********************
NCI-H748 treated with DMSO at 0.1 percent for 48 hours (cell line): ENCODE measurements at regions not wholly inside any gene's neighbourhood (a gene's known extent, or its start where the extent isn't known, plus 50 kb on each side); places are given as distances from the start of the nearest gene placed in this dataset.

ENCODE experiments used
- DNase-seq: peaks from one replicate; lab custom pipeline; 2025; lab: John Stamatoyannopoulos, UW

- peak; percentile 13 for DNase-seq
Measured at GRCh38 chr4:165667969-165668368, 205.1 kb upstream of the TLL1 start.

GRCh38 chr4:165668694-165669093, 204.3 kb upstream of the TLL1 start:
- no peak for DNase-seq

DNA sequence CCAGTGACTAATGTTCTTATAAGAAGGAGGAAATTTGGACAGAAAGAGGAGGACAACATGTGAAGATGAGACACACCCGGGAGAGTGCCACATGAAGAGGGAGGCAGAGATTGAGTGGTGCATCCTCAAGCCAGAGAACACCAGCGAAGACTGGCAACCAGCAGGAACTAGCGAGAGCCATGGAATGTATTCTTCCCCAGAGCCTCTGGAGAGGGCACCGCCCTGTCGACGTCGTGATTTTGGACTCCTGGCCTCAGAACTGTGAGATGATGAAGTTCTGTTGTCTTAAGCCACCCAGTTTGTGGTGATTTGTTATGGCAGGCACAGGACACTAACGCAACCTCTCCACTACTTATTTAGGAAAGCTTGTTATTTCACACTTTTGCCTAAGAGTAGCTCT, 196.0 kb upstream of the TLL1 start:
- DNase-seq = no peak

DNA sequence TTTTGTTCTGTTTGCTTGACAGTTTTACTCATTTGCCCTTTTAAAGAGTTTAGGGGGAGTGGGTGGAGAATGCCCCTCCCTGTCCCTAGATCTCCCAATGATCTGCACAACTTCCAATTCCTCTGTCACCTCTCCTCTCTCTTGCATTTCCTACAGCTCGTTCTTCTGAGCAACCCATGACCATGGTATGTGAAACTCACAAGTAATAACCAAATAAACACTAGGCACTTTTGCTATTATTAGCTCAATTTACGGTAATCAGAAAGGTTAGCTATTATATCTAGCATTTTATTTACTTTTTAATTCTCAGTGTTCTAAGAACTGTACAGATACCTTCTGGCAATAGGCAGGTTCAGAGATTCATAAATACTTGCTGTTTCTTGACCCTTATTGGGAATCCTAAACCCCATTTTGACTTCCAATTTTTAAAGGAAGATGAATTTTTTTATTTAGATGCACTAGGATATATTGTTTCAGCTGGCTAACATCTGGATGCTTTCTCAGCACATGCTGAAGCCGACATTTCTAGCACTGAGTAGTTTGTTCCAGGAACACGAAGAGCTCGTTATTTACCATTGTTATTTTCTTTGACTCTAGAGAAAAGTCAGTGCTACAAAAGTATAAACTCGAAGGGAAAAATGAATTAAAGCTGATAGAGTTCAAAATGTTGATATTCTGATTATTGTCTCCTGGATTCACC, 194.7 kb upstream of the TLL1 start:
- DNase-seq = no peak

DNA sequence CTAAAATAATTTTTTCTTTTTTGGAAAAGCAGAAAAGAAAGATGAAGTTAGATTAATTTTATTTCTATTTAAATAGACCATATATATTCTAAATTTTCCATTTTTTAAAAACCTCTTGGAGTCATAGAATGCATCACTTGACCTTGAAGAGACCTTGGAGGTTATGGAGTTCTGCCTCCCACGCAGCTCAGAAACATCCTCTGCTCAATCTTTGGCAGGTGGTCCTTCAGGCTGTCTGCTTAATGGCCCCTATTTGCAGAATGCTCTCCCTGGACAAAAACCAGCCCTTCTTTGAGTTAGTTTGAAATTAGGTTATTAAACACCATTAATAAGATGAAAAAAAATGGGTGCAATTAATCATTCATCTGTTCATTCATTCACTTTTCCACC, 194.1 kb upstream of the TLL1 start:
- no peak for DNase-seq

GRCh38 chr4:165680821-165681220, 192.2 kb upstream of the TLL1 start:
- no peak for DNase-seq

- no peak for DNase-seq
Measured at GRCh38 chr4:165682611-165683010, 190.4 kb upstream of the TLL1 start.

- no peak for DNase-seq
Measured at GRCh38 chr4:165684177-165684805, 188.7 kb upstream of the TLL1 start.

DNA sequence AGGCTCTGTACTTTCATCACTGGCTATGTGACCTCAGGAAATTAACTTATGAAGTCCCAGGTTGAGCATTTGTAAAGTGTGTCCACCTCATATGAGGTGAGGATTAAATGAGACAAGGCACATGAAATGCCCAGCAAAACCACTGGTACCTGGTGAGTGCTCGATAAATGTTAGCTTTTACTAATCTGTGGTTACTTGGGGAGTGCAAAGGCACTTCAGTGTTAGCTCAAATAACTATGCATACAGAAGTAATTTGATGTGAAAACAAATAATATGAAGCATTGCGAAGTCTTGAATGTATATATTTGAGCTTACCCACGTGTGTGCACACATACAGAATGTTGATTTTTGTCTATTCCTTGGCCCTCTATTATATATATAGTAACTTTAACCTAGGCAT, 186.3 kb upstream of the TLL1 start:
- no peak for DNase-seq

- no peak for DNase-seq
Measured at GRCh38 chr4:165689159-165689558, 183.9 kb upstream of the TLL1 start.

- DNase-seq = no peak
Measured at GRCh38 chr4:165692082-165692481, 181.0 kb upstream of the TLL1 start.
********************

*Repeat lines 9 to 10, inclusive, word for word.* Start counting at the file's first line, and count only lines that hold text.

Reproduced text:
- DNase-seq = no peak

DNA sequence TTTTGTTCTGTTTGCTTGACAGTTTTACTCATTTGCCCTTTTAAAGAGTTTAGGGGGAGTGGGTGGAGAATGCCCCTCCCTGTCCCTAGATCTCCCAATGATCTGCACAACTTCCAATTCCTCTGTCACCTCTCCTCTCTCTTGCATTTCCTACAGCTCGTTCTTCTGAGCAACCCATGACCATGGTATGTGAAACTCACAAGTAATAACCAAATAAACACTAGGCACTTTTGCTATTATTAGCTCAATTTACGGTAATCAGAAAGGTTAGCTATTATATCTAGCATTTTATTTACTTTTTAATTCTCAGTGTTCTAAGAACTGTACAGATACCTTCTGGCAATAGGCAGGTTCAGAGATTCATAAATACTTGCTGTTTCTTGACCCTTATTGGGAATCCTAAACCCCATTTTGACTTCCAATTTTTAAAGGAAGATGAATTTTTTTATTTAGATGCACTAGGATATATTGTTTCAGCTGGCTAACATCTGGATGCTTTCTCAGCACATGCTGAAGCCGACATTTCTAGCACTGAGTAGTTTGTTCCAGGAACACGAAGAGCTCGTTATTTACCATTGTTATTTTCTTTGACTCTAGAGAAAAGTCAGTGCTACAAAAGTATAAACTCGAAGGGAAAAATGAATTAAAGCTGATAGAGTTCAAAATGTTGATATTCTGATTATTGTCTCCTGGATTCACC, 194.7 kb upstream of the TLL1 start: